Billionaire innovator, Elon Musk has an ambitious plan to build a rocket that can take humans to Mars. The same rocket could also be used to fly passengers to any destination on Earth in under one hour, he said.
And he wants to make it a reality within seven years.
At a presentation in Australia on Friday, Musk, the CEO of SpaceX, showed a crowd of people how he plans to colonize the red planet in a matter of years. The new rocket, known as the BFR, is set to put satellites into orbit, crews to Mars and is capable of refuelling in space.
In order to afford this, Musk said SpaceX has shrunk the size of the rocket ship it is developing to go to Mars, aiming to start construction on the first spaceship next year.
SpaceX plans its first trip to the red planet in 2022, carrying only cargo, to be followed by a manned mission in 2024. NASA’s first human mission to Mars is expected about a decade later.
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Musk had previously planned to use a suite of space vehicles to support the colonization of Mars — the Falcon 9, the Falcon Heavy, and the Dragon spacecraft — but he said SpaceX is now focused on a single, slimmer and shorter rocket instead.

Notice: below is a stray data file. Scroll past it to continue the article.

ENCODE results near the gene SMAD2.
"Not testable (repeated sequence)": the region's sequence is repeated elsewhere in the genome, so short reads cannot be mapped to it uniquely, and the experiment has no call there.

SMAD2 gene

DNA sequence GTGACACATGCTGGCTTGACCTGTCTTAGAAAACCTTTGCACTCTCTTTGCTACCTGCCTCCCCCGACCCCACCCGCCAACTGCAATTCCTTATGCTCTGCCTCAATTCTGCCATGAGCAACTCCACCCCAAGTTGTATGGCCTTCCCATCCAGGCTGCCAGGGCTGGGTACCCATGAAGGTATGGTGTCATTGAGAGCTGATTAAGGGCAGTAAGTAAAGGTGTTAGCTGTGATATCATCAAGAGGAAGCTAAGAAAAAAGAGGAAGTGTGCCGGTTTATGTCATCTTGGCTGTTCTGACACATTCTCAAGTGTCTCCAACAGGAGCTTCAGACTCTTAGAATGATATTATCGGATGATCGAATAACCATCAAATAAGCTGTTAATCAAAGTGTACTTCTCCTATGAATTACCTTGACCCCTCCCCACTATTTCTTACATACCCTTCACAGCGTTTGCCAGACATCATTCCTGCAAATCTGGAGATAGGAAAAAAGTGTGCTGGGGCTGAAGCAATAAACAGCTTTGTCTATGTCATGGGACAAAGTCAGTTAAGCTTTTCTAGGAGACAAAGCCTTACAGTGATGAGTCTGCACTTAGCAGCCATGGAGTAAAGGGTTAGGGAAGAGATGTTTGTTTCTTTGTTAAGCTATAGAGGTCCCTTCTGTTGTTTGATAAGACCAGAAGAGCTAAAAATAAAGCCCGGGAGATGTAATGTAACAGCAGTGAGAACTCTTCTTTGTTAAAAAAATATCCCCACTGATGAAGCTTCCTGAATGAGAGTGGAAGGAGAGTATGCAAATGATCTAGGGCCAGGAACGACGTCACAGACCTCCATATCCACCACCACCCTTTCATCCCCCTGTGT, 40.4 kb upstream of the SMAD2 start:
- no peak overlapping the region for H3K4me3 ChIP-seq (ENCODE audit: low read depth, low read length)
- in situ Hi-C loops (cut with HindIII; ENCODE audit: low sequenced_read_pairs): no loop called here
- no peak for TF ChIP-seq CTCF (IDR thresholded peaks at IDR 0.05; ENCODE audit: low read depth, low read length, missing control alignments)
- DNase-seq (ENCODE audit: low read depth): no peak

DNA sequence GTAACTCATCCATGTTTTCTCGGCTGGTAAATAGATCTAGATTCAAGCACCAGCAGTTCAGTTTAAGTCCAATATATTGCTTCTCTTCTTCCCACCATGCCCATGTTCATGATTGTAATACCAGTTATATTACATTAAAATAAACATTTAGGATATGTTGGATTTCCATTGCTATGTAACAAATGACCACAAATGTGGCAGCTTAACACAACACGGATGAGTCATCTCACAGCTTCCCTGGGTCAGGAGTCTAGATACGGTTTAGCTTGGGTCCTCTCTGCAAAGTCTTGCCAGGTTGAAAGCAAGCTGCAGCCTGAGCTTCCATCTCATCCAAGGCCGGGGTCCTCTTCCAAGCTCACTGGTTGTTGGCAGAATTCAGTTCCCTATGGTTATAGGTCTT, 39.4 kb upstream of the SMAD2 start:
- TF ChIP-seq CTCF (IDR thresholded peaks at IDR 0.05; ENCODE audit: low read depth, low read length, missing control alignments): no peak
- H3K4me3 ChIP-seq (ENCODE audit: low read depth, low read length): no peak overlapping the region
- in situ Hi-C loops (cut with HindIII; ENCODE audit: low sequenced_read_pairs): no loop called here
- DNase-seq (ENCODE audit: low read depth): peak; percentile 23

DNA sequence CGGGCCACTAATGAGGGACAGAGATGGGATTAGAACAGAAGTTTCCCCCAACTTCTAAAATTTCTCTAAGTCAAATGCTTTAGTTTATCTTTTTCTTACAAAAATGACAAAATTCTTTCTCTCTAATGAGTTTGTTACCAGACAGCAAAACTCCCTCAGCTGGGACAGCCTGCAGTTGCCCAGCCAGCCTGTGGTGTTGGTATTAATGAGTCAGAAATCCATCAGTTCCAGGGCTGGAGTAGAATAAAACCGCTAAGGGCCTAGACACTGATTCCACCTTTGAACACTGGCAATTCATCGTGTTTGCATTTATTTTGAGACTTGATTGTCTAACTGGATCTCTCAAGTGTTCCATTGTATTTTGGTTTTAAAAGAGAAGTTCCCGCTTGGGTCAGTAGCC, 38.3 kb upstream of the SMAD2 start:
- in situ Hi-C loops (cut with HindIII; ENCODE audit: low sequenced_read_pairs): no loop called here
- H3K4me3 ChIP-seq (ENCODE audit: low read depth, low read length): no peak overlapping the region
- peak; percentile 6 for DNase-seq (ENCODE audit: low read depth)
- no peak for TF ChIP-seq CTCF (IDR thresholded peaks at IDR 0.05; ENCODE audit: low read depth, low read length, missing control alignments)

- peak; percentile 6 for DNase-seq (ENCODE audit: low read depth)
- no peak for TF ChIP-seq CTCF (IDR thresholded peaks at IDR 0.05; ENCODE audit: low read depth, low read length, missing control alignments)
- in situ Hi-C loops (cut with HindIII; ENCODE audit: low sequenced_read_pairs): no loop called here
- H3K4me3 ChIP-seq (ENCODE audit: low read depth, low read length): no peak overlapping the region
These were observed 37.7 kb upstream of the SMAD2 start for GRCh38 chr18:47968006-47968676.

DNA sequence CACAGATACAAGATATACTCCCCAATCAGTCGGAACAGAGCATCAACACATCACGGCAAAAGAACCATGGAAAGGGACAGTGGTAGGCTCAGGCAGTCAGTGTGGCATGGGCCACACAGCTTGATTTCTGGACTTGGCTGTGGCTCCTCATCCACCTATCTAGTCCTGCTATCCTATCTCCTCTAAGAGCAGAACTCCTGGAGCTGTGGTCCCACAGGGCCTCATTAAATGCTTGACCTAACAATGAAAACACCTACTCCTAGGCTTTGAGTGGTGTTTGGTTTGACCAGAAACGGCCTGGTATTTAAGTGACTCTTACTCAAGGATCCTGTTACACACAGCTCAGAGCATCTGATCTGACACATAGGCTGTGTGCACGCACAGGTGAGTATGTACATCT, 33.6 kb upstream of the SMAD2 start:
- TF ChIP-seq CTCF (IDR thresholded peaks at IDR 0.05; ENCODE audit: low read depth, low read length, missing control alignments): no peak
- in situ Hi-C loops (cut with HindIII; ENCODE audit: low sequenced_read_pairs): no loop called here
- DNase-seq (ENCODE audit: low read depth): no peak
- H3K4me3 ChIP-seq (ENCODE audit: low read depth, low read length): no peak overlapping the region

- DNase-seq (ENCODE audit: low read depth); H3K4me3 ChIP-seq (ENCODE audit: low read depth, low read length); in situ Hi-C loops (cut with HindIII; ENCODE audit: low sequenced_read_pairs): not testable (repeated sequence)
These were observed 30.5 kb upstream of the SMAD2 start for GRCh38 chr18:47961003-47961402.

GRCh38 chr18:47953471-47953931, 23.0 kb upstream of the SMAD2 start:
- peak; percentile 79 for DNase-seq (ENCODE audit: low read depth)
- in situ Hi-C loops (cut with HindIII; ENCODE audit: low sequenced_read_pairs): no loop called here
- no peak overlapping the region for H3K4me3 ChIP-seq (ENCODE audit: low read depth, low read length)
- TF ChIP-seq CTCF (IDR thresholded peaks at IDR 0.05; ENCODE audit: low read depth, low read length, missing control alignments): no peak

“We want to make our current vehicles redundant,” he said.
“We want to have one system. If we can do that, then all the resources … can be applied to this system. I feel fairly confident that we can complete the ship and be ready for a launch in about five years.”
On average, the distance from Earth to Mars is about 225 million kilometres, and landing the first humans there, after what traditionally has been seen as a six- to nine-month journey, is an extremely ambitious goal.
Musk also added the rocket, which could carry 100 passengers, could be used for fast transport on Earth.
During the presentation, Musk proposed plans to use the rocket on Earth, which could get passengers to anywhere on the planet in under one hour.
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Musk said the vessel would take off and land vertically like a space rocket and would fly most routes, such as New York to Tokyo or London to Dubai, in about 30 minutes, and anywhere in under an hour.
SpaceX, has been able to make smaller rockets land vertically, though the technical and commercial feasibility of this new venture is yet to be determined.
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